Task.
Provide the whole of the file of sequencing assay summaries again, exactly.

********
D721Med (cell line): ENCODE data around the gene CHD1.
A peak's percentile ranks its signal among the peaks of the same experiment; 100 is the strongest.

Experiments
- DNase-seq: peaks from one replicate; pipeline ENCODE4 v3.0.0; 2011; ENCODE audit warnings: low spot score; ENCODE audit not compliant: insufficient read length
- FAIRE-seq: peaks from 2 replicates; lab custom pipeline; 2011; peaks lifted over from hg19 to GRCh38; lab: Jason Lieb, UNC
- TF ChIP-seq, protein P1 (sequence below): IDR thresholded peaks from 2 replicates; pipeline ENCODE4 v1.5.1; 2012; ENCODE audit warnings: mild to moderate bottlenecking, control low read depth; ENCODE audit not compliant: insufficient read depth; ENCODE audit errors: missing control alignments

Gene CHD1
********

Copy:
D721Med (cell line): ENCODE data around the gene CHD1.
A peak's percentile ranks its signal among the peaks of the same experiment; 100 is the strongest.

Experiments
- DNase-seq: peaks from one replicate; pipeline ENCODE4 v3.0.0; 2011; ENCODE audit warnings: low spot score; ENCODE audit not compliant: insufficient read length
- FAIRE-seq: peaks from 2 replicates; lab custom pipeline; 2011; peaks lifted over from hg19 to GRCh38; lab: Jason Lieb, UNC
- TF ChIP-seq, protein P1 (sequence below): IDR thresholded peaks from 2 replicates; pipeline ENCODE4 v1.5.1; 2012; ENCODE audit warnings: mild to moderate bottlenecking, control low read depth; ENCODE audit not compliant: insufficient read depth; ENCODE audit errors: missing control alignments

Gene CHD1